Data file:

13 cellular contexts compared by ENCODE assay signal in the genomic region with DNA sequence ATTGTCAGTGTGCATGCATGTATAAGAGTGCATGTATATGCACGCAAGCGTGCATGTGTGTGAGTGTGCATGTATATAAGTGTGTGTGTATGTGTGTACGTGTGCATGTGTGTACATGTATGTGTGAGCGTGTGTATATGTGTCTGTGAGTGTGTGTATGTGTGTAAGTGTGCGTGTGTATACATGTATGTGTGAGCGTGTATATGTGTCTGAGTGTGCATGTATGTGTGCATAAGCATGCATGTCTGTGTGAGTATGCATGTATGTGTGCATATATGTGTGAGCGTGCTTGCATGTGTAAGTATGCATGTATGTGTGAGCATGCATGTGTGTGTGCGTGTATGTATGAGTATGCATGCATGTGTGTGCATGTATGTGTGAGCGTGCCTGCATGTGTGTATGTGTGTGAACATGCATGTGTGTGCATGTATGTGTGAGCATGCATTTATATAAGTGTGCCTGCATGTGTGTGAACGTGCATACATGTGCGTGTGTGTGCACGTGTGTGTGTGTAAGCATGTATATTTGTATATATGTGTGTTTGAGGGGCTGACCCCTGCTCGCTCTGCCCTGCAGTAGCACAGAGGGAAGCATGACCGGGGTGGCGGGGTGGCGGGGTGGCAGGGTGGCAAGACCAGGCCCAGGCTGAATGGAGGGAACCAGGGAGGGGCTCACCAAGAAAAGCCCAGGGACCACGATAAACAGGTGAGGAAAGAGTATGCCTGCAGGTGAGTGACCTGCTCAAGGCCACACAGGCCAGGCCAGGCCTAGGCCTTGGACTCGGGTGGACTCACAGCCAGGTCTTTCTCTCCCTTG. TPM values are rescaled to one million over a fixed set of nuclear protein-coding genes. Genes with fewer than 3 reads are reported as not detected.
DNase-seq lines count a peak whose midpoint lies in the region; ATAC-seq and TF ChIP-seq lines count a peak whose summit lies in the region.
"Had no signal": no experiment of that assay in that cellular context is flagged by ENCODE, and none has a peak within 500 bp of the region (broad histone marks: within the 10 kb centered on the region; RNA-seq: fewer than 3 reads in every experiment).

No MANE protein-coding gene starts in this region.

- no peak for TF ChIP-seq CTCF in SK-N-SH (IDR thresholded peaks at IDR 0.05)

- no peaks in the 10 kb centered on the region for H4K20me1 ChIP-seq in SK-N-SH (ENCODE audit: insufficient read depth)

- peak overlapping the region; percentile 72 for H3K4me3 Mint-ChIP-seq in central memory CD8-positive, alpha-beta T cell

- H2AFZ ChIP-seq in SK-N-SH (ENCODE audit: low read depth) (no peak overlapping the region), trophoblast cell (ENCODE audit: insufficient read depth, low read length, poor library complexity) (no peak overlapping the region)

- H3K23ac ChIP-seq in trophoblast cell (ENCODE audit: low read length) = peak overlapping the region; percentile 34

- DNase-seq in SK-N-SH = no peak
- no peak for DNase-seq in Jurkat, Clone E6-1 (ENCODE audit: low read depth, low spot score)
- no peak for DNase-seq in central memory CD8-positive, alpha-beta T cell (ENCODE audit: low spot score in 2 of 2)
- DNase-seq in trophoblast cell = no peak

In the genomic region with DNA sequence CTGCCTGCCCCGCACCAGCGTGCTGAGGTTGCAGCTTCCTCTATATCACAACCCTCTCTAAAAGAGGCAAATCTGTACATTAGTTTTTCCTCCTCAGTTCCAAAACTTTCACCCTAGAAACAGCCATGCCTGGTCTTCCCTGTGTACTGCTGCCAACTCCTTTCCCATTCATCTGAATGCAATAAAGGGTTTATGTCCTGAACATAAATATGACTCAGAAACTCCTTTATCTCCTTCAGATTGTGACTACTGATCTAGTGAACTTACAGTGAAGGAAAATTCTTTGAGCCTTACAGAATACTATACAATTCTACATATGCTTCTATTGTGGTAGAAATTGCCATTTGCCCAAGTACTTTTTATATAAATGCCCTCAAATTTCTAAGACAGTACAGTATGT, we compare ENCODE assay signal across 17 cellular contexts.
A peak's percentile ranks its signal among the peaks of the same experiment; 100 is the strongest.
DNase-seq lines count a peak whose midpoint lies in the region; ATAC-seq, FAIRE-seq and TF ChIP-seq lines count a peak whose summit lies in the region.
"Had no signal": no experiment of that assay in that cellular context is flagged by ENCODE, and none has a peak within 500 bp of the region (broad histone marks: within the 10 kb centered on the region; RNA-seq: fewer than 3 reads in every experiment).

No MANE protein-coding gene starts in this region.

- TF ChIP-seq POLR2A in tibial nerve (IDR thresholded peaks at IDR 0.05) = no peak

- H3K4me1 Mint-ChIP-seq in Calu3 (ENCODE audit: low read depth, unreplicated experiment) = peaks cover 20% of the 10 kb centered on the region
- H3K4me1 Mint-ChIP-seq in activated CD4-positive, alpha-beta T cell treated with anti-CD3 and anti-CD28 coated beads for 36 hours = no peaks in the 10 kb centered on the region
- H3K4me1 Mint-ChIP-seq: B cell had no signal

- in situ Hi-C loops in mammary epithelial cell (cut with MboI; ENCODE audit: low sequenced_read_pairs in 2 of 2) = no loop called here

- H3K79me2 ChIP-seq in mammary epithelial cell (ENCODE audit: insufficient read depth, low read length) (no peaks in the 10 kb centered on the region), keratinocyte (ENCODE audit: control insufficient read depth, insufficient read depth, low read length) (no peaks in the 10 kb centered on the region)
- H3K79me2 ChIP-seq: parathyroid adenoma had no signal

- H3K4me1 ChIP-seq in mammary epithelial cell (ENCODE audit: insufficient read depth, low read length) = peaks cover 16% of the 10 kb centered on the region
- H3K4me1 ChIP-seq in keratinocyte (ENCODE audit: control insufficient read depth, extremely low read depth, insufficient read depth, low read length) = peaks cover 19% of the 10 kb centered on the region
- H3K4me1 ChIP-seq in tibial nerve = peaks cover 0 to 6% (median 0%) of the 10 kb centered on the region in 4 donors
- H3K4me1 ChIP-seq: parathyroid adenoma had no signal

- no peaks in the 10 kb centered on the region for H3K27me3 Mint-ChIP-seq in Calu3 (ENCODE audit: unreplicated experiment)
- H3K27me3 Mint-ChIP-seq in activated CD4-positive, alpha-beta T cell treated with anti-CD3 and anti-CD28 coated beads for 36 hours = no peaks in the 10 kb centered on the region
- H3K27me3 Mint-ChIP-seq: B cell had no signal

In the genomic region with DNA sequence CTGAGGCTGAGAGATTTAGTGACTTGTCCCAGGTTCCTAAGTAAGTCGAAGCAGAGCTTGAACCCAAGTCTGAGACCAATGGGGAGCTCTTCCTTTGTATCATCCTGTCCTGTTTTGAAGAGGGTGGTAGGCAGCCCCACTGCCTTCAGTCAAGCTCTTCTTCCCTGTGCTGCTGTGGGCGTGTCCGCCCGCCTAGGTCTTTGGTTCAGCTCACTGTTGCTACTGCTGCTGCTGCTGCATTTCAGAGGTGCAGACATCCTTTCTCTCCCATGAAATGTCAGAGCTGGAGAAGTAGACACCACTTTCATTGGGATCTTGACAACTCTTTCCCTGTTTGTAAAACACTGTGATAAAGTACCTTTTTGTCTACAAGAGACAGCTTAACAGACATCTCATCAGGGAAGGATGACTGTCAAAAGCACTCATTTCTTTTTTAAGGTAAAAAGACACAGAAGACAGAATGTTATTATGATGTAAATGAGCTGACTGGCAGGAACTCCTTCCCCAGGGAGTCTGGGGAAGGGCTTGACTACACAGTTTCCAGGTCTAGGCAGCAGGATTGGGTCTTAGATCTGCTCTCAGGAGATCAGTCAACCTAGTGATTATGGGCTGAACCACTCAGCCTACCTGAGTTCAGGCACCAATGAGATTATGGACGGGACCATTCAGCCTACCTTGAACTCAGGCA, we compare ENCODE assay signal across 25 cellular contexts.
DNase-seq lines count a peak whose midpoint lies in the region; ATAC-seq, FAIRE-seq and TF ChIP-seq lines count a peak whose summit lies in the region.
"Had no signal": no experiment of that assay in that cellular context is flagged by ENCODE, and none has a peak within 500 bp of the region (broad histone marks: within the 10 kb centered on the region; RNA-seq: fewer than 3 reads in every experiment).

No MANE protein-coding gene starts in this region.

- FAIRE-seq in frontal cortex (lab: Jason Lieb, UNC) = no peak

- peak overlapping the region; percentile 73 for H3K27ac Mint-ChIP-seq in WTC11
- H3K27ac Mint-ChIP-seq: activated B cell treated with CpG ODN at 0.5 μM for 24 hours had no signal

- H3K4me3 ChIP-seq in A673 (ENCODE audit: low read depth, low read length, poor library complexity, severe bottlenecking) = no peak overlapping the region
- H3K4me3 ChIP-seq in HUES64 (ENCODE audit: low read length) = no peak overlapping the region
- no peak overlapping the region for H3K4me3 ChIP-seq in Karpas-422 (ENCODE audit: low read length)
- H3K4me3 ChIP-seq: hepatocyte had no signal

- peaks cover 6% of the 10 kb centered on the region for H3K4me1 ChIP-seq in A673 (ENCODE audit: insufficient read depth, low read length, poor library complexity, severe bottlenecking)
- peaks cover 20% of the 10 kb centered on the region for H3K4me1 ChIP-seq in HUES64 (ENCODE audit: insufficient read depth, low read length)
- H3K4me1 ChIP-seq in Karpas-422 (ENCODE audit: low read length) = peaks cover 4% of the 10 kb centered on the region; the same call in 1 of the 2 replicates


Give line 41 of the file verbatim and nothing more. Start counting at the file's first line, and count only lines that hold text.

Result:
- H3K4me3 ChIP-seq in HUES64 (ENCODE audit: low read length) = no peak overlapping the region